Many people today deplore the consumerism and waste that permeates the developed world, and point out that if (other) people would just share what they have, consumerism would lessen its grip on the economy and waste could be eliminated. That is true, but only up to a point.
The fact is that the most prevalent school of economics in the world today is based solidly on the assumption that consumerism and waste are essential to have what many experts think is a sound economy, but is in reality simply a means by which the rich and powerful can control the economy for their own benefit. We refer, of course, to Keynesian economics, possibly one of the worst economic theories ever developed, aside from capitalism and socialism themselves.
Pope Francis and the Pontifical Academy of Social Sciences have made some comments about this, although they assume as a matter of course that the problem could be solved if people would share. In the short term, perhaps, but the Academy is going at the problem from the wrong end.
It’s not a matter of cutting waste, but of making everyone productive either with labor or capital or both and of producing only for consumption, not to generate savings for reinvestment as Keynes demanded. As Jean-Baptiste Say pointed out over 200 years ago, if some goods go unsold, it’s because other goods are not produced; “money” is just a mechanism by means of which I exchange what I produce for what you produce. The problem is too few people are productive. The solution is not to manipulate demand, but to make people productive.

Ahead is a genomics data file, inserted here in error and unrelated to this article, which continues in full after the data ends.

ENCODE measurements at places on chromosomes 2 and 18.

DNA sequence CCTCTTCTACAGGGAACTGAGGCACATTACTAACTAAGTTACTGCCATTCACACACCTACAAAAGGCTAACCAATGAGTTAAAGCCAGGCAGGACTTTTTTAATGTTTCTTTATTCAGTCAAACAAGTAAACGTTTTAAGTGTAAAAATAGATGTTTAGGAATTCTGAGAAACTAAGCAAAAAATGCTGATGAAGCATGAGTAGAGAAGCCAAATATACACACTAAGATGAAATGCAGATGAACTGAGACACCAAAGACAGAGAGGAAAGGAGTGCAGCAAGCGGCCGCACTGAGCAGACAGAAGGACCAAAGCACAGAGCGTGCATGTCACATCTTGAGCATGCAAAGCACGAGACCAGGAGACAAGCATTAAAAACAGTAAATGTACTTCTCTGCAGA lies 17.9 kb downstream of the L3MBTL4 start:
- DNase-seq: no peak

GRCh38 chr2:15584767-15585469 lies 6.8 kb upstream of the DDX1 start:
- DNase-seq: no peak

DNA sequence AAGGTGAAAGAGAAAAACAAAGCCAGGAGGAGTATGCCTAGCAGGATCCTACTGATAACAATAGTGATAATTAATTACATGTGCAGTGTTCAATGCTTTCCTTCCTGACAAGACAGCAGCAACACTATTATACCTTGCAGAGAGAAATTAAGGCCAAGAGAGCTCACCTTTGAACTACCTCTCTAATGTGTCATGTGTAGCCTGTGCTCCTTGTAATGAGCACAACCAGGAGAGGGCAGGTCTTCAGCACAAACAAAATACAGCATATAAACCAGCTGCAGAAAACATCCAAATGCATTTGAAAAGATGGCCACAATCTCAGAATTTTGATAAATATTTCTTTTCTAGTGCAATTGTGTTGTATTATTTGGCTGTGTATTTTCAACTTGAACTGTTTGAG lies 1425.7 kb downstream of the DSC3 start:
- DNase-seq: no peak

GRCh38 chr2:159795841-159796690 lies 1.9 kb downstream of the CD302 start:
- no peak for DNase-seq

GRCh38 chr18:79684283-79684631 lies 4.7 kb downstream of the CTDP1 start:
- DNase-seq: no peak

|John Maynard Keynes|
Part of the problem is that Keynesianism makes a number of claims that sound a little hollow, if not rotten, when thumped. To take the example we’re looking at today, in The Economic Consequences of the Peace (1919), the book that established Keynes’s reputation, he made the remarkable, even incredible statement that,
The immense accumulations of fixed capital which, to the great benefit of mankind, were built up during the half century before the war, could never have come about in a Society where wealth was divided equitably. (John Maynard Keynes, The Economic Consequences of the Peace (1919), 2.iii.)
Now, this simply isn’t true. The “half century before the war” referred specifically to World War I and the period from roughly the end of the American Civil War in 1865 and the beginning of World War I in 1914. During that period, the United States grew from a relative agricultural backwater supplying cotton and other products to the factories of Europe, to the greatest industrial power the world had known up to that time.
Contrary to what Keynes declared, wealth was divided fairly equitably in the United States prior to the Civil War. It became concentrated only after economic development occurred, not before. Keynes did not even get his logical fallacy correct. The post hoc ergo propter hoc fallacy is that something happened after something, therefore because of it.
The concentrated wealth in the U.S. did not cause economic development, but resulted from it! Keynes got everything exactly backwards. He became renowned as the World’s Greatest Economist because he was wrong but telling the rich and powerful exactly what they wanted to hear.
Now, that’s not the only thing Keynes got wrong, but it’s enough for today. We’ll look at more Keynesian Kraziness when we look at this subject again.